Sizzling Asia Value Rally Has Fund Managers Hunting for Gems
(Bloomberg) -- There are superlatives aplenty for the fierce comeback of Asia’s value stocks this quarter: They’re set to trounce growth peers by the most in two decades. Finance shares bested all other sectors. Last year’s abandoned market, Singapore, is now an investor darling.
Even as some pockets no longer look cheap, value-focused investors say money can still be made from these economically sensitive stocks. T Rowe Price has turned to Chinese airports and travel portals. Fidelity International prefers China’s old economy sector leaders. Finance stocks were frequently mentioned, too.
Asia value stocks have outperformed their growth counterparts by more than seven percentage points this quarter. That’s the most since the dotcom bubble burst. Vaccine rollouts, a spike in U.S. Treasury yields and economic recovery expectations spurred a rally in 2020’s losers, sending stocks like Japanese banks and Macau casinos back to their pre-pandemic levels.
“We agree a lot of the ‘reopening’ stocks have bounced very hard, but there are some pockets of opportunity that continue to be attractive,” said Ernest Yeung, a portfolio manager at T Rowe Price. His Emerging Markets Discovery Stock Fund beat 97% of peers this year.
Yeung said opening up China’s borders earlier than expected will benefit the country’s airports and online travel portals. He sees opportunities in Southeast Asia and thinks valuations of financials in emerging markets are relatively attractive.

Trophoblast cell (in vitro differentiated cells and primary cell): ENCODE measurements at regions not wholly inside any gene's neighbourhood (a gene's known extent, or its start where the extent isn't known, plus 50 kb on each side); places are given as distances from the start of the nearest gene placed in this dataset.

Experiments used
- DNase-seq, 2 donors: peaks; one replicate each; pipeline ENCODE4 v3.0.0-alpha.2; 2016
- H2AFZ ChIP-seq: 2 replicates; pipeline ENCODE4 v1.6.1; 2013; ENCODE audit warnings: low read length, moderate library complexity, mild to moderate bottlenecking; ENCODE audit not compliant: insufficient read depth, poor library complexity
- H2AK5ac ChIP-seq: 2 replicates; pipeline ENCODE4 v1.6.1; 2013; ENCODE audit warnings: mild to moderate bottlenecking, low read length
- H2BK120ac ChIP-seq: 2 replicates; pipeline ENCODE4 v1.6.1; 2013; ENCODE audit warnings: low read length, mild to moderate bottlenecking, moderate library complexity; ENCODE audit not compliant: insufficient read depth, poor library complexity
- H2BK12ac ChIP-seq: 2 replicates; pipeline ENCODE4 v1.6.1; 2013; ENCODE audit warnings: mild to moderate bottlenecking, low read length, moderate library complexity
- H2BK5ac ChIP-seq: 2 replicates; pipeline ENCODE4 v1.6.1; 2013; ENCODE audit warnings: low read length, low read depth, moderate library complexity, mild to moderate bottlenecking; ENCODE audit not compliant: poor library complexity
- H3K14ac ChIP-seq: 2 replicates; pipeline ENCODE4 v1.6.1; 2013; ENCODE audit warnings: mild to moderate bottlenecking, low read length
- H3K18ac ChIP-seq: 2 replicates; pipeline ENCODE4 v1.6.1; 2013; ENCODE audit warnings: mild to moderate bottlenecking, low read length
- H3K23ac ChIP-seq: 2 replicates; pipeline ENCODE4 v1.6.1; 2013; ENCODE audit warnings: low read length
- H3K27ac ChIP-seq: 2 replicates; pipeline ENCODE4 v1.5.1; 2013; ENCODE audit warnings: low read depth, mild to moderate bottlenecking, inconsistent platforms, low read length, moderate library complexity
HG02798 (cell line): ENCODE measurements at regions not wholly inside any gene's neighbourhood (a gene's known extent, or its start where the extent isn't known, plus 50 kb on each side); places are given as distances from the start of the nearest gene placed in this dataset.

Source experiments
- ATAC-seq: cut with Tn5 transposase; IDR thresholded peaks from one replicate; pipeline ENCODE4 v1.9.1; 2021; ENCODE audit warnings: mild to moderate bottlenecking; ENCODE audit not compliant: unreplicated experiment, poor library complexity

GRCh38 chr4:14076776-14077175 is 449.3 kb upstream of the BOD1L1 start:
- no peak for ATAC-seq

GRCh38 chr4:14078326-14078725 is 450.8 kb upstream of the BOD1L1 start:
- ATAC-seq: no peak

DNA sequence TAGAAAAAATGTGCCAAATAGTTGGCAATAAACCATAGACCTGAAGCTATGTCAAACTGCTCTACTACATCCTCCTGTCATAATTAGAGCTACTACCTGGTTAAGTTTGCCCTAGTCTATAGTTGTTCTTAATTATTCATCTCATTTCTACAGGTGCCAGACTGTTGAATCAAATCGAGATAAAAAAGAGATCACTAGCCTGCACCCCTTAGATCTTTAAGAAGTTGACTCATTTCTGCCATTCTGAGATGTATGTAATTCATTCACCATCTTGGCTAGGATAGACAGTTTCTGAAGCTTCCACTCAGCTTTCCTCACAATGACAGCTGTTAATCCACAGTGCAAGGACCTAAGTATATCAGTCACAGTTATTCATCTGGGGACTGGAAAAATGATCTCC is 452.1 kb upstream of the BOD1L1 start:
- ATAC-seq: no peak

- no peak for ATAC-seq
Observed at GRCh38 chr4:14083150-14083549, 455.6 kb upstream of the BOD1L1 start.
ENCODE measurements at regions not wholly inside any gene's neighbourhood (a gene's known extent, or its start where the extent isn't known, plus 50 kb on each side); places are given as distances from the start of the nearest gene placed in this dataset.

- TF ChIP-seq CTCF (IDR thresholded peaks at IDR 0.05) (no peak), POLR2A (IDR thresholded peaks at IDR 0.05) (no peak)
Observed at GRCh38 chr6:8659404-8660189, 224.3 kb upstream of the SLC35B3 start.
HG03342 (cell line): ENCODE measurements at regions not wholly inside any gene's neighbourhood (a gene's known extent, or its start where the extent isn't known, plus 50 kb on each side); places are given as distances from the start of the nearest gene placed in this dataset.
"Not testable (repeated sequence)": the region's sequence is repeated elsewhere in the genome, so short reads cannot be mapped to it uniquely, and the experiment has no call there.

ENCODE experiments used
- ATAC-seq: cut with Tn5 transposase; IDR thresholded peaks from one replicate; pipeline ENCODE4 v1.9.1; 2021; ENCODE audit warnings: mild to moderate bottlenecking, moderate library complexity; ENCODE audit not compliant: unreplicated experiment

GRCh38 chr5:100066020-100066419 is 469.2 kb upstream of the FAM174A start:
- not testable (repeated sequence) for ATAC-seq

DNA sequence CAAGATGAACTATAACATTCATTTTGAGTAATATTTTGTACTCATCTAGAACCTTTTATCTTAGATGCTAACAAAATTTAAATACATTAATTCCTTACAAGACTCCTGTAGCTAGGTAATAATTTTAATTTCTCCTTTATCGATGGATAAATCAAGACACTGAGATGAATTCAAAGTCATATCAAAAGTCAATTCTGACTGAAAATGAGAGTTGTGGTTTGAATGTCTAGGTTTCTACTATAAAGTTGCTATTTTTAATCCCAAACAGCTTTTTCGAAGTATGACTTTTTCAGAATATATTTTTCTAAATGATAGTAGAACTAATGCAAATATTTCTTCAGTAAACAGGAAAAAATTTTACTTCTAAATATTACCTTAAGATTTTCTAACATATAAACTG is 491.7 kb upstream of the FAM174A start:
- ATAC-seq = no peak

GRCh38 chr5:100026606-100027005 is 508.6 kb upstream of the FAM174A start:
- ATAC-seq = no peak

A prolonged rotation into value stocks requires a positive earnings cycle and higher expectations for inflation, said Jing Ning, a portfolio manager for Fidelity’s China Focus Fund. “There are some signs these shifts are taking hold.”
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Ning’s fund, which beat 94% of peers this year, is overweight financials, energy and materials among sectors. She favors Baidu Inc., a value turnaround play, and “national champions in old economy sectors.”
Pictet Asset Management’s co-head of emerging equities Avo Ora, who likes selected Chinese materials, Korean financials and Asia’s industrials shares, said it’s “very possible” for the value rally to continue as the valuation disconnect between growth and value stocks remains large.
For example, a MSCI index of Asian financial shares trades at 10.5 times profit for the next 12 months, compared with 19 times for technology shares. While the gap has has narrowed, it’s still wider than its average in the past decade.
That said, Ora said focusing on cyclical sectors will be a short-term move with growth stocks resuming their lead once the rally runs its course.
History has shown value stocks’ spikes tend to be short-lived: Last year, the cohort surged in March, then fizzled. They jumped in May, then went splat. The rise in November held longer, but also faced a reversal in January.
One thing’s for sure, a faster economic recovery will support value stocks. Next week, Bank of Japan’s Tankan survey for the first quarter and China’s official manufacturing PMI for March may give investors an opportunity to gauge the health of the region’s economic recovery.
“The global rotation from growth to value should be only halfway done,” said Kelly Chung, a fund manager at Value Partners Hong Kong Ltd. “We expect the long-end of the curve would climb further.”
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